Heat, as in the summer swelter, often functions almost as a character in motion pictures. It sets a mood, it keeps tensions tight, it alters moods, it keeps everyone uncomfortable and on edge.

Here are 10 movies that use heat brilliantly, and as we all know, the best thing about a movie set in the summer is that you can watch it in ice-cold air conditioning.

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1. "Do the Right Thing.” This occupies the top spot for a few reasons. ”Do the Right Thing” tells us immediately that it is set on the hottest day of the year, which adds to its mythic, classical-tragedy qualities. It also happens to be one of the greatest and most important American movies ever made, not to mention incredibly smart and deeply entertaining. Features plenty of commentary on the weather from the prophetic (“Well, gentlemen, the way I see it, if this hot weather continues, it's going to melt the polar caps and the whole, wide world. And all those parts that ain't water already will surely be flooded.”) to the carnal (“It ain't never too hot or never too cold for (REDACTED)”). See also the epic shower scene.

2. "Cool Hand Luke.” The sweatiest movie ever made. It says so right in the pilot for “Cheers” (which also happens to be one of the best pilots ever shot). They’re not wrong, for the tale of a man sentenced to a Florida chain gang does indeed contain shirtless Paul Newman sweating pretty much all the time. A great movie, but feel free to ignore the ham-fisted Christ allegories. They are a bit much.

Related: Check out the extremely Austin summer movie guide

3. "Body Heat.” Florida has rarely looked so sexy, nor so humid. I am not sure William Hurt has one scene in this thing in which he doesn’t look at least vaguely damp, if not downright shiny. Also: This is still Lawrence Kasdan’s best movie by a factor of 10 or so. Now that I think about it, this is peak Hurt, peak Kasdan and peak Kathleen Turner.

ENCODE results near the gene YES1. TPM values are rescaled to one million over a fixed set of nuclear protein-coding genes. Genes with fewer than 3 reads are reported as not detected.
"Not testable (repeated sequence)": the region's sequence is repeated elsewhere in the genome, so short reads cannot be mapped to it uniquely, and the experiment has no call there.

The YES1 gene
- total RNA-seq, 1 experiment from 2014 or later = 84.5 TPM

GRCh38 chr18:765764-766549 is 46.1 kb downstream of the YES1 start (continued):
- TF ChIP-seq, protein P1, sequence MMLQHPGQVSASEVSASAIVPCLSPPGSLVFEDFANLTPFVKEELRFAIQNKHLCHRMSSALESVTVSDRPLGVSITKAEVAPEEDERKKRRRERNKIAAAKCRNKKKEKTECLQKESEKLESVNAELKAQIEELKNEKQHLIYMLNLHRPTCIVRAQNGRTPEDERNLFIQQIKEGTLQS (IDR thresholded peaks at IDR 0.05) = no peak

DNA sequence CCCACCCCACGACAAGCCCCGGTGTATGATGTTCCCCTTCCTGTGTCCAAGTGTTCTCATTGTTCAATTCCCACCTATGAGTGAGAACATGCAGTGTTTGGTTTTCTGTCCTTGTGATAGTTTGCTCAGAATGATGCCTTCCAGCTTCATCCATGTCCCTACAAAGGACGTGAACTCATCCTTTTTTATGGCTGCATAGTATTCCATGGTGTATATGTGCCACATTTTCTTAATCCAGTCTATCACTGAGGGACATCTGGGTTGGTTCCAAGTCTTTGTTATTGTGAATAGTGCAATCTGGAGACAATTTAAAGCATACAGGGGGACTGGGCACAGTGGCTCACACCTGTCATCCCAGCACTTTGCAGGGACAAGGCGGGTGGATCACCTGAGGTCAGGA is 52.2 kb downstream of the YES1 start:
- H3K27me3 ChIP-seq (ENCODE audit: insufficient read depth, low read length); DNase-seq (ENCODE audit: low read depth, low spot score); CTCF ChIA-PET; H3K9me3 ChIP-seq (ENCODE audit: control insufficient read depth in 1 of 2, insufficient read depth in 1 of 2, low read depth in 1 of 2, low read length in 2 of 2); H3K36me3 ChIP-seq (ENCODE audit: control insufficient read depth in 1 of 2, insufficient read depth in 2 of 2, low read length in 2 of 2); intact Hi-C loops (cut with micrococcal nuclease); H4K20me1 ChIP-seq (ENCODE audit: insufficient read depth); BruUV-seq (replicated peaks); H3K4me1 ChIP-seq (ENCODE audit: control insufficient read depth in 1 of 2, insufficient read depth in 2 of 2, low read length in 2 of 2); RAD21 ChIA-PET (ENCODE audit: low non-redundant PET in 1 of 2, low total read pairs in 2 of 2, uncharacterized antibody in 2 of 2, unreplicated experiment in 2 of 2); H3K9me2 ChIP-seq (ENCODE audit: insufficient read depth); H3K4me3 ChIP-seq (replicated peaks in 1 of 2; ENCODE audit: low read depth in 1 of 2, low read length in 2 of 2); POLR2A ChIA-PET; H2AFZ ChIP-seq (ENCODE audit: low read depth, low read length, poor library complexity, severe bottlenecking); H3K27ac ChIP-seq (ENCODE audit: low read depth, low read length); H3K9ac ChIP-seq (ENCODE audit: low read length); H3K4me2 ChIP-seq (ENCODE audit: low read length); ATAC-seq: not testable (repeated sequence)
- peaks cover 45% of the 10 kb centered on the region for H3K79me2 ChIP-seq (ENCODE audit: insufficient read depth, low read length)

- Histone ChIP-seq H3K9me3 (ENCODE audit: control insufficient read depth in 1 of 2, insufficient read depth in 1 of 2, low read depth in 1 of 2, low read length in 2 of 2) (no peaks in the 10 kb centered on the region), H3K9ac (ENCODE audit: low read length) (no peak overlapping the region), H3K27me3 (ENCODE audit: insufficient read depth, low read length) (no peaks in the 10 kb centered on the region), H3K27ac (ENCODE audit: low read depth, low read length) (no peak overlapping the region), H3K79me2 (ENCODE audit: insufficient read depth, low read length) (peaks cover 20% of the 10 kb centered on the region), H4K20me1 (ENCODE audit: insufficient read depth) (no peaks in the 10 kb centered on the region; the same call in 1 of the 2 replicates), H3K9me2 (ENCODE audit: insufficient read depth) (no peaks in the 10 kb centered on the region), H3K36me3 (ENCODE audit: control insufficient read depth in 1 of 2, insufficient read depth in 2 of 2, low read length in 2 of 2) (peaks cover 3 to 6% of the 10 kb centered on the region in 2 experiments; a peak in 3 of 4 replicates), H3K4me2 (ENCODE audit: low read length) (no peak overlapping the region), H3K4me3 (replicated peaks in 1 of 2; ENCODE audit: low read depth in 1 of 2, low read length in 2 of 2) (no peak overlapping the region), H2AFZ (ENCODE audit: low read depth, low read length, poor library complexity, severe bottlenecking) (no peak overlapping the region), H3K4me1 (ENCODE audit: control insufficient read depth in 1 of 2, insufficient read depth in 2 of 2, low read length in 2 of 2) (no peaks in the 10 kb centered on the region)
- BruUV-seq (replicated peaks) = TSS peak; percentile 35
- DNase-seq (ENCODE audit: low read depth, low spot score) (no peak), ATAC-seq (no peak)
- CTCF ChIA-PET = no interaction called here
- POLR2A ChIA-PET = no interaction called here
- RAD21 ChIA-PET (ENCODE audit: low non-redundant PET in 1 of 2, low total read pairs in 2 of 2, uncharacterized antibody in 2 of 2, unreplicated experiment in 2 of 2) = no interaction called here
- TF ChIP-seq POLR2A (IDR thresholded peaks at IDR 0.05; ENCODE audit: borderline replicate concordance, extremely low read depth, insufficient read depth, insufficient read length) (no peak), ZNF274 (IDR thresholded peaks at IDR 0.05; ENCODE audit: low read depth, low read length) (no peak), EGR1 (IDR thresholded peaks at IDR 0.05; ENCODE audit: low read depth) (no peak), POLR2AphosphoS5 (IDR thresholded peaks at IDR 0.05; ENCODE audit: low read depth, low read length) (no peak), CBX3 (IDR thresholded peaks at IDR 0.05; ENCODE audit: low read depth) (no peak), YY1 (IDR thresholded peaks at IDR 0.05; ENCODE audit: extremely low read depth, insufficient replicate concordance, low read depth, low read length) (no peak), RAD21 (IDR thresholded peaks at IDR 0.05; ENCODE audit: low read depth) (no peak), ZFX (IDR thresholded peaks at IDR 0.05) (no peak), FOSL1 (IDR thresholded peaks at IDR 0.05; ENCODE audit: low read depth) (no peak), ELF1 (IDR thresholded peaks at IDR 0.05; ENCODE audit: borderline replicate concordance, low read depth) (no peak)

4. “Planet of the Apes.” This is the original we are talking about, not the misbegotten 2001 remake nor the more recent and much better reboots. In the original, the apes look totally fine; they are used to the heat. It’s Taylor (Charlton Heston, chewing every bit of scenery that isn’t nailed down) who is shirtless and suffering in the sun. Get your stinking paws off him, you damn dirty apes (because it is way too hot to be touched).

5. “Dog Day Afternoon.” It’s an insanely hot New York day, it says so right in the title of Sidney Lumet’s stone-cold '70s classic. Very few people have looked as awesome with ugly, matted hair as Al Pacino as he is attempting to rob a bank while getting the people of the city on his side. Special mention to god-tier supporting actor John Cazale for his incredibly weird look and his three-piece suit, in which he looks cool as a cucumber.

6. “Jaws.” It’s hot, hot enough for Harry to be wearing some bad hat as the people of Amity sit around on the most popular beach day of the year. The weather itself is a player in this drama, but not as much as the shark (or a very drunk-looking but nonetheless amazing Robert Shaw). That said, Roy Scheider was a very good perspirer.

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7. “A Streetcar Named Desire.” This one is here because of Marlon Brando’s shirt.

8. “Rear Window.” While this isn’t one of the sweatiest movies ever made (Hitchcock probably didn’t allow his actors to sweat on camera), this is very much a very hot, very summery movie. The window in L.B. Jefferies’ apartment is open because it is a stifling New York summer. One of the best movies ever made, it nonetheless makes zero sense because Jimmy Stewart spends most of it turning down Grace Kelly, which I think is actually against the Geneva Convention.

9. “The Texas Chainsaw Massacre.” This downright visionary and incredibly influential movie is also absolutely sweltering. No, really: Tobe Hooper shot it in July 1973 in Central Texas. It was routinely between 95 and 100 degrees during a shoot that often went 16 hours a day. According to legend it was a balmy 110 degrees on July 26. The movie shot for about a month. No wonder everyone looked exhausted, miserable and terrified the entire time.

10. “Stray Dog.” Toshiro Mifune is best known in the United States for samurai pictures, primarily for his absolute tour de force in Akira Kurosawa’s masterpiece “Seven Samurai,” a performance for which he is rightly revered. But he was also a drop-dead gorgeous leading man. In this 1949 noir, also by Kurosawa, post-war Tokyo is a pretty energetic place to begin with, and sweltering temperatures do not help. A young cop named Murakami (Toshiro Mifune) has his gun stolen, a humiliation of the first rank, so of course he must find it. A good reminder to wear light clothing and always carry a handkerchief. Also, if you can possibly look like a young Toshiro Mifune, that probably helps as well.